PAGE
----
Surgical indications can be divided into different categories.
Michael A. Sonkin, Esq.
Samantha E. Shaw, Esq.
Some procedures are urgent/emergent and may be required for treatment of acute or even life-threatening conditions. There are also elective surgeries that are necessary but can be scheduled at the patient’s convenience and which may be expected to improve the patient’s quality of life. Hip replacement surgery in particular can fall into either category depending on the patient and whether the procedure is secondary to a chronic condition, such as arthritis, or the result of an acute condition, such as fracture.
Hip replacement procedures, like many other surgeries, also result in different levels of patient satisfaction, from those whose expectations are completely met to those who experience difficulties potentially greater than the initial indications for the surgery. Regardless of the reason for the hip replacement, or any orthopedic surgery, an orthopedic surgeon should not only discuss the risks, benefits and alternatives of the proposed procedure, but also elicit and address patient expectations.
Managing a patient’s expectations should be prevalent across most medical fields, but it is particularly important in connection with non-emergent hip replacement procedures where patient dissatisfaction is more likely to arise. The word “dissatisfaction” is identified intentionally because we are not referring to complications arising during or after surgery. Rather, we are focusing on instances where the hip replacement surgery was performed within the standard of care, but the patient is still dissatisfied with the outcome, such as a resulting leg length discrepancy. While the goal of such a surgery would be to achieve equal leg lengths at the close of the procedure, it is not always feasible in the context of the overall surgical goals.
Start the Conversation Early
At the forefront, a patient’s expectations should be ascertained and assessed well in advance of surgery, if possible. Too often, patients become focused on pursuing a potential medical malpractice lawsuit because they experienced an outcome that did not meet with their preoperative expectations for recovery and restoration of function. These expectations and whether they will be attained or not are typically part of an informed consent discussion. It is recommended that particular focus be given to whether the patient is demonstrating unrealistic expectations for the outcome of their surgery, and taking steps to educate them as to the likely outcomes they will achieve.
When conducting a discussion of the proposed surgery, including the patient’s goals and realistic expectations, it is important for such discussions to be conversational. As the physician, it is beneficial to establish your expectations for the surgery, including the recovery phase, short-term restoration of function and long-term prognosis. To help manage your patient’s expectations, it is important to also allow the patient to verbalize what they expect and to provide feedback to address any misconceptions they may have.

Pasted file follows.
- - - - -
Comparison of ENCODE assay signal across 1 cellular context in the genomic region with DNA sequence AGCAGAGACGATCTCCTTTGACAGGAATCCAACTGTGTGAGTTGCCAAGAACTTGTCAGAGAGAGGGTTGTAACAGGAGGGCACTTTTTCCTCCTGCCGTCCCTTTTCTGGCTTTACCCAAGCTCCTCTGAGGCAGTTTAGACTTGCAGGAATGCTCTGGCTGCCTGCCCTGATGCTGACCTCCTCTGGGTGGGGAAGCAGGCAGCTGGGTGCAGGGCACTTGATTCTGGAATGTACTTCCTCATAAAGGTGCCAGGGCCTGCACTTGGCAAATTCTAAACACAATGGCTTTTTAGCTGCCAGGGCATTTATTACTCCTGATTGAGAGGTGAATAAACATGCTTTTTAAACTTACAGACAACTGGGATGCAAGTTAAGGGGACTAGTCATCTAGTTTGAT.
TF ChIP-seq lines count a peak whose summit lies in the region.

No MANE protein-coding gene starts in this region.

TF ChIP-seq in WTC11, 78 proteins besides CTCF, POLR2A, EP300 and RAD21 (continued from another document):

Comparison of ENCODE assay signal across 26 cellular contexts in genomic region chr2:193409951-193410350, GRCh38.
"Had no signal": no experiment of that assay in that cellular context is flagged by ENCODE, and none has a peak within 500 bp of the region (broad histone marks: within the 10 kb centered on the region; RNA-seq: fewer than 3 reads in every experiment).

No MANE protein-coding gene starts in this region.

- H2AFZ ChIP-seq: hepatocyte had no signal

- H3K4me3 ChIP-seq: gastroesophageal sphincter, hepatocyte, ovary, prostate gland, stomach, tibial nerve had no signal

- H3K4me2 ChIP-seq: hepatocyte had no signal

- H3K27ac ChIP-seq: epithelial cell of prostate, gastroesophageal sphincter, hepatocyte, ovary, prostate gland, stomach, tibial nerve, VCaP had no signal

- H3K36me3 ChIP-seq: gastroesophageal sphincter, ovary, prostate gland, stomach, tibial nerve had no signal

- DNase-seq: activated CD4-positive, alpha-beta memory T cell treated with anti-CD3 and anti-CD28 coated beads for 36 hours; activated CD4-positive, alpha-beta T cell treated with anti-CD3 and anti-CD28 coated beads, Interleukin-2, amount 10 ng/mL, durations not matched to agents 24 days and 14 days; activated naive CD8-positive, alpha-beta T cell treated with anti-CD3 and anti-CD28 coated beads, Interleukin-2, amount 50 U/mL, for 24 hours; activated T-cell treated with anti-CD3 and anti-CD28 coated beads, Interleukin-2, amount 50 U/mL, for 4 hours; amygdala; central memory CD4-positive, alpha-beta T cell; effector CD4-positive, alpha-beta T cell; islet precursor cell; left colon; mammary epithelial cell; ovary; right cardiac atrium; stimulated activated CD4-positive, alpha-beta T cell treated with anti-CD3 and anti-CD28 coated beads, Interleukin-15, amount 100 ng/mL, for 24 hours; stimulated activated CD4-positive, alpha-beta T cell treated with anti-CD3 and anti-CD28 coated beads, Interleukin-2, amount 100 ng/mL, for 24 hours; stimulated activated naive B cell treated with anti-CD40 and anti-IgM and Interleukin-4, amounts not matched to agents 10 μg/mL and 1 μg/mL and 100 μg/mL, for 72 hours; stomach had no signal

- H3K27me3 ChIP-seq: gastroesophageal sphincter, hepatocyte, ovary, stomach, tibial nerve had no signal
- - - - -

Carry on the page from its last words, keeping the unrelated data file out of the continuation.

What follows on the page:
In managing expectations, it is often important to remind the patient that of their impaired baseline condition that is leading to the surgery. While a fully restored level of function without pain or discomfort may be the patient’s goal, that patient must be educated on the range of potential outcomes, including those that will fall short of their expected and/or ideal result.
Since hip replacement procedures are commonly performed, nearly everyone knows a friend, family member, colleague or acquaintance who has undergone the procedure. While it may seem obvious for those in the medical field, it may be beneficial in managing a patient’s expectation to remind the patient that no two surgeries are the same and no two surgeries are guaranteed to yield the same outcome.
An informed consent discussion will include references to the reasonably foreseeable risks of the procedure, but eliciting the patient’s expectations and addressing any misconceptions is also an important aspect of this dialogue. Too often, a patient’s dissatisfaction with the outcome of their surgery results in the pursuit or commencement of a lawsuit. Certainly patient dissatisfaction is not in and of itself grounds for a lawsuit, but too often it is a motivating factor. Thorough patient expectation conversations can both help to strengthen the physician-patient relationship and hopefully prevent unnecessary malpractice litigation.
Michael A. Sonkin, Partner, and Samantha E. Shaw, Partner, are attorneys in the Medical Malpractice Defense Group at Martin Clearwater & Bell LLP. For more information, visit mcblaw.com.